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View Diary: Antibiotics used in livestock: Making us even sicker than we thought (120 comments)

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  •  Technically, corn is a grass ... (0+ / 0-)

    It's part of the family Poaceae, just like all other "true grasses", and it is genetically similar to all of these family members.

    •  If you say so. (0+ / 0-)

      A corn-based diet can create an acidic environment that is known to contribute to health problems, including diarrhea, liver disease, ulcers and a weak immune system. To address these issues, cows are continually fed antibiotics (increasingly making headlines and the subject of Robby Kenner’s latest project Meat Without Drugs).  Cows hopped up on drugs can lead to the development of antibiotic-resistant bacteria that appear to be making modern medicine ineffective. The FDA approved the use of antibiotics in livestock in the 1950s after studies showed that animals that got the drugs in their feed put on more weight in less time than animals on a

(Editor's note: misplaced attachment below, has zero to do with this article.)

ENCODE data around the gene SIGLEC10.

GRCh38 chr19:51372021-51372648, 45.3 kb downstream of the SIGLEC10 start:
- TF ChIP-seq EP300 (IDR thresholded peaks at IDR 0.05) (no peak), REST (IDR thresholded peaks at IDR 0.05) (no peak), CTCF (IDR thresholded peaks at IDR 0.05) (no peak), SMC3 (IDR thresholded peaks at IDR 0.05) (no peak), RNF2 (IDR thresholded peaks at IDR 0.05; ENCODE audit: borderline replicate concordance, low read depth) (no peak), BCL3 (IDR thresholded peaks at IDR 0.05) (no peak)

traditional diet.

      Also, cows are ruminants--multiple stomachs are built to eat grass and process the nutrition offered in that grass.

      Bottom line:  the chemicals fed to the cows to keep them healthy-ish are passed on to humans who eat their meat.

      •  No, they are not passed on to humans (0+ / 0-)

        They have done studies in numerous countries to test that hypothesis and all of those studies found no or very slightly (to the point of statistical insignificance) higher levels of chemicals in grass-fed cow meat as corn-fed/antibiotic-used cow meat.

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